“Thus says the LORD of hosts: ‘As I purposed to bring disaster to you when your fathers provoked me to wrath, and I did not relent, says the LORD of hosts, so again have I purposed in these days to bring good to Jerusalem and to the house of Judah; fear not'” (vv. 14–15).
In the midst of rebuilding the temple during the late sixth century BC, it was somewhat natural for the people of Jerusalem to become discouraged. Though the exiles were back in their homeland, the conditions of exile continued and the great restoration foreseen by the prophets was not yet evident. Of course, we know that this was not due to any unfaithfulness on the Lord’s part but rather the failure of the old covenant community as a whole to fulfill the conditions for restoration—true faith and repentance (Deut. 30:1–10; Dan. 9). The prophet Zechariah was sent to this discouraged people with a message of warning and comfort. As we saw in Zechariah 7, the prophet warned Judah that it had not yet learned the lesson of exile and that hypocritical piety could lead to their destruction just as it had for the pre-exilic Judahites. Today’s passage records Zechariah’s words of comfort. Despite His people’s unfaithfulness, the Lord did not abandon Judah but remained jealous for Zion and for Jerusalem. He had, in fact, come back there with His people and would make it a faithful city on a “holy mountain” (Zech. 8:1–3). These words foresee the complete purification of God’s people and their land. He will not fail to sanctify His true children fully, and He will give His people a final dwelling place that is clean and fit for habitation. John Calvin writes, “God is never idle while he dwells in his people; for he cleanses away every kind of impurity, every kind of deceit, that where he dwells may ever be a holy place.” Verses 4–15 of Zechariah 8 feature imagery that confirms and develops this promise. People will live to a great age because they will be at peace and have nothing to fear. The full remnant of Israel will return. Great agricultural productivity will follow and there will never again be the crushing poverty wherein people and animals are unable to earn anything for their labor. Moreover, the nation will be a blessing to the rest of the world. Note that this prophecy is both unconditional and conditional. It is unconditional in that the Lord will surely accomplish His promise. The final restoration is as sure as His promise to destroy Jerusalem for its unfaithfulness in 586 BC (vv. 14–15). However, the prophecy is conditional in that having Jewish blood is not enough to secure participation in the restoration blessings. Verses 7–8 echo the promise to Abraham in Genesis 17 that Yahweh would be God to His faithful children. We will experience the glories of restoration only if we trust in our Creator’s promises alone and show forth that true faith in obedience (James 2:14–26).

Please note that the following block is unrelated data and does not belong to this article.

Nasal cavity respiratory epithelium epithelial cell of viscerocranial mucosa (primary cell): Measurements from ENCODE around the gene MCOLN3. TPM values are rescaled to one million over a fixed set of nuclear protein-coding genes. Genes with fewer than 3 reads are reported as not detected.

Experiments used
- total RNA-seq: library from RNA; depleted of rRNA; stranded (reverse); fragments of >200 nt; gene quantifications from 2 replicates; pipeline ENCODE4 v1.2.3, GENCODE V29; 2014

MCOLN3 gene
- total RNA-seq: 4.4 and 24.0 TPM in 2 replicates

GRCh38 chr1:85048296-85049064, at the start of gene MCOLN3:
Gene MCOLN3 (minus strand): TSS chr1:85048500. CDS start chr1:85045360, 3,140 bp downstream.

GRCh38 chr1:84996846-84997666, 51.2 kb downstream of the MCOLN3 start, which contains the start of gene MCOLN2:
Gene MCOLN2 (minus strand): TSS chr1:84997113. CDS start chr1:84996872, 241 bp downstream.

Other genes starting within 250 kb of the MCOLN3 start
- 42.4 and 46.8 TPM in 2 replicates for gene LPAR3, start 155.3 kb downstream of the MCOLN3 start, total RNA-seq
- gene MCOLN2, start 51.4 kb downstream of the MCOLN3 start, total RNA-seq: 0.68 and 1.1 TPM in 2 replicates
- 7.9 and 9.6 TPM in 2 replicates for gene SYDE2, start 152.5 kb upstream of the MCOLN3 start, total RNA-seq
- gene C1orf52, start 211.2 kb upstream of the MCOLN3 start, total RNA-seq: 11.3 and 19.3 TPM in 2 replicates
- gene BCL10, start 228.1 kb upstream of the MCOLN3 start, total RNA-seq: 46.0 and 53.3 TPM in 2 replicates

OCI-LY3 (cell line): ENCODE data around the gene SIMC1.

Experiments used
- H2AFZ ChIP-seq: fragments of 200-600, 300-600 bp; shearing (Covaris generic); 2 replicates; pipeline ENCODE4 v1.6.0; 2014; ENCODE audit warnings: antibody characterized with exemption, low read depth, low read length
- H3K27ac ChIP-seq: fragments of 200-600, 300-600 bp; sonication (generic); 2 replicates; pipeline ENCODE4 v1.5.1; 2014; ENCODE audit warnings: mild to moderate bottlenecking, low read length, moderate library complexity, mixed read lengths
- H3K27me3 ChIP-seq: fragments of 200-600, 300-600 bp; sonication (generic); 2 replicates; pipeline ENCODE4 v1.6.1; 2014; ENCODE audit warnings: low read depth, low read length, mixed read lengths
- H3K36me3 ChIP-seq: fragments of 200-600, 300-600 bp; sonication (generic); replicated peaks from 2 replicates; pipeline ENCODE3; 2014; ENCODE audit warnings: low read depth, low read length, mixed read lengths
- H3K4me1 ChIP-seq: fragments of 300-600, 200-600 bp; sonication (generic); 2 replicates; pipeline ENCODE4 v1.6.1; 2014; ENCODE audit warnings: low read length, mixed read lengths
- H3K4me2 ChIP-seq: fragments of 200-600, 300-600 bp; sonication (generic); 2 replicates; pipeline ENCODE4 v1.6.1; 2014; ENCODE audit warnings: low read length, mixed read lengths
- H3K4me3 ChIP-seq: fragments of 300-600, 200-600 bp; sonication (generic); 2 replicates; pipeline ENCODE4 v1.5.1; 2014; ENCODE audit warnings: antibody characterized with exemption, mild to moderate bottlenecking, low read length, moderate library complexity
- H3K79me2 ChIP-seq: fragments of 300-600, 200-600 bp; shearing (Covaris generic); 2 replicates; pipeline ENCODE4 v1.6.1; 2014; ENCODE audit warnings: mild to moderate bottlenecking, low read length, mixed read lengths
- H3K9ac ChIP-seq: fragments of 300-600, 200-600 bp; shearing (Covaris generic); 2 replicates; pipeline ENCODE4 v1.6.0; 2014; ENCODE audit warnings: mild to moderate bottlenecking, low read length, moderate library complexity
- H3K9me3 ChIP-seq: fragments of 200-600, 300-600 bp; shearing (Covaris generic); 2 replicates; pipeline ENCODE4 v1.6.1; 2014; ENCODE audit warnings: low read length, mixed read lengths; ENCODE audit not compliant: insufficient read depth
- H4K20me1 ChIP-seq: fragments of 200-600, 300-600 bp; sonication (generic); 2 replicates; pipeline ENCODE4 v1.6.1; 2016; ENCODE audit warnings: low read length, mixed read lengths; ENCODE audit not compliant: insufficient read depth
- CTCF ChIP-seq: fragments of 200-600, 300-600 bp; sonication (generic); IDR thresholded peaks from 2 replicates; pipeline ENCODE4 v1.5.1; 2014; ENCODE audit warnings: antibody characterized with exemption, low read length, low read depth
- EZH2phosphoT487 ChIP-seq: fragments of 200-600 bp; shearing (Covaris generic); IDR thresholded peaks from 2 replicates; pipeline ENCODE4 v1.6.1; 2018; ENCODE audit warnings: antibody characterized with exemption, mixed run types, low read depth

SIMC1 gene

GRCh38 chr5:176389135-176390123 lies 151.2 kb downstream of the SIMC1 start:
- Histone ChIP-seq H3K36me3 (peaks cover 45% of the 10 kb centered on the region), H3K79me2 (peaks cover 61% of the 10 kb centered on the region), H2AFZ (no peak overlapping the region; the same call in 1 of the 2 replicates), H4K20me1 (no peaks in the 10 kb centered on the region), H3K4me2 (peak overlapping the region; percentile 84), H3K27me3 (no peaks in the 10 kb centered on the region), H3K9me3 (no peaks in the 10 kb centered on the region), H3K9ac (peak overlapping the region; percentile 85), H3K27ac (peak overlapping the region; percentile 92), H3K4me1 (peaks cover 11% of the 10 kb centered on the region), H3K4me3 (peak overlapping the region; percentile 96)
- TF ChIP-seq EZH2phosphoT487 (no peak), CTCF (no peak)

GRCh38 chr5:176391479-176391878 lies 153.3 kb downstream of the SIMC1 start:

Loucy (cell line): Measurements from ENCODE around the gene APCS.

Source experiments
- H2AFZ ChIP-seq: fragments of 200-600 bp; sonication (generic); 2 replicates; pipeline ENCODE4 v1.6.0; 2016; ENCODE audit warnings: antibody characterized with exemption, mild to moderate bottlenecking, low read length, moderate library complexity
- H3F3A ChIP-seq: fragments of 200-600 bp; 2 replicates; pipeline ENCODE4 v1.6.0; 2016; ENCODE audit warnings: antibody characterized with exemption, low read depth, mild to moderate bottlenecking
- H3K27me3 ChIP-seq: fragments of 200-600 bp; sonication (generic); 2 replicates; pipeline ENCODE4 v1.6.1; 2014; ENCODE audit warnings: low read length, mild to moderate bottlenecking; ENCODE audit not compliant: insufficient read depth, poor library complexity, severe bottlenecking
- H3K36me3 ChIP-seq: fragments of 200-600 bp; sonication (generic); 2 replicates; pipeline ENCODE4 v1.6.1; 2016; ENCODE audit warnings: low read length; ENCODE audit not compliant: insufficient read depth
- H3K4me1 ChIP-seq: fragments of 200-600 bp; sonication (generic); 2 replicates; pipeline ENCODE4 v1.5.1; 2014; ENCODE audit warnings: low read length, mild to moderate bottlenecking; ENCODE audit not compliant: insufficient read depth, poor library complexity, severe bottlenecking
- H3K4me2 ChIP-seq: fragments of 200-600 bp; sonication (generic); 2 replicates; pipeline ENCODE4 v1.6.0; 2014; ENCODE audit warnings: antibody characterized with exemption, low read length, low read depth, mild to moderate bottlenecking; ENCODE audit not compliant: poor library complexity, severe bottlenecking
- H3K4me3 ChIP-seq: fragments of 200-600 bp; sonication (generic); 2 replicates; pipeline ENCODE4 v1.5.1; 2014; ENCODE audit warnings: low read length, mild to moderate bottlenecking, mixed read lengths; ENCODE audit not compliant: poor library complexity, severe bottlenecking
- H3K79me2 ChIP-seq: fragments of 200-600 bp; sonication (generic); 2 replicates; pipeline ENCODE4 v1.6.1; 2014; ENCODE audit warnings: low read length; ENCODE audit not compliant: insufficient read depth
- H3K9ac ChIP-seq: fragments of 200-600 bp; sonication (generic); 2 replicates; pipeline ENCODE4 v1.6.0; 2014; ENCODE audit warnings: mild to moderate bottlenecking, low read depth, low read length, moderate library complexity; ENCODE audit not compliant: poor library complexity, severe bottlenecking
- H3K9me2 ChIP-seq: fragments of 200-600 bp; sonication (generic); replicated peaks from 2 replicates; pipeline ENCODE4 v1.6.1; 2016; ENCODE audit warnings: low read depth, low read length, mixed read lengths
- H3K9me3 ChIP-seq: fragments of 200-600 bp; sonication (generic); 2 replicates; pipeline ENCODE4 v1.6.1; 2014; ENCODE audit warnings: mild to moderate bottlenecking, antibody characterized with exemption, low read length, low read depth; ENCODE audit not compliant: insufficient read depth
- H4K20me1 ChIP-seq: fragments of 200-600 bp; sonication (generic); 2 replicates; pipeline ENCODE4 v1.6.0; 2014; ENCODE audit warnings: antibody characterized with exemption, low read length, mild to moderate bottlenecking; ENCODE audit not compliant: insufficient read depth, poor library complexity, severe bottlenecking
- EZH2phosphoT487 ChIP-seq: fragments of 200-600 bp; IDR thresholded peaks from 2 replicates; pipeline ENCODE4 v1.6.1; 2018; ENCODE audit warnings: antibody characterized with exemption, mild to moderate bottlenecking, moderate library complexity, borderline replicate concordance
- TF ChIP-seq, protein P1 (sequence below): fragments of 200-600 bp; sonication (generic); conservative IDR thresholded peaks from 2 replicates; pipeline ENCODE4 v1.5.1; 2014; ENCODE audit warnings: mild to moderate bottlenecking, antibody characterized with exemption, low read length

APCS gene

Coram DeoLiving before the face of God
God has promised to bring full restoration in the new heavens and earth. This is an unconditional promise—it is certain to happen no matter what individual men and women do. Yet this does not mean that all men and women will enjoy this restoration. Our participation in these blessings is conditioned upon faith and repentance. Only those who trust in Christ alone will inherit the earth. Do you place your hope in life and in death in the person and work of Christ alone?